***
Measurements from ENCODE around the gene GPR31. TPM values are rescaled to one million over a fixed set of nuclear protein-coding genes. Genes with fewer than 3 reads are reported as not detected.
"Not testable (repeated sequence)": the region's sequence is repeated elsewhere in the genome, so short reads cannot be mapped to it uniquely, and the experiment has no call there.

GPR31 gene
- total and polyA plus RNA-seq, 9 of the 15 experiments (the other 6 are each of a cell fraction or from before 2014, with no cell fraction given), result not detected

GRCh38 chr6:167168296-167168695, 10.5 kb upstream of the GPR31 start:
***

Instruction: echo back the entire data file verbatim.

Measurements from ENCODE around the gene GPR31. TPM values are rescaled to one million over a fixed set of nuclear protein-coding genes. Genes with fewer than 3 reads are reported as not detected.
"Not testable (repeated sequence)": the region's sequence is repeated elsewhere in the genome, so short reads cannot be mapped to it uniquely, and the experiment has no call there.

GPR31 gene
- total and polyA plus RNA-seq, 9 of the 15 experiments (the other 6 are each of a cell fraction or from before 2014, with no cell fraction given), result not detected

GRCh38 chr6:167168296-167168695, 10.5 kb upstream of the GPR31 start: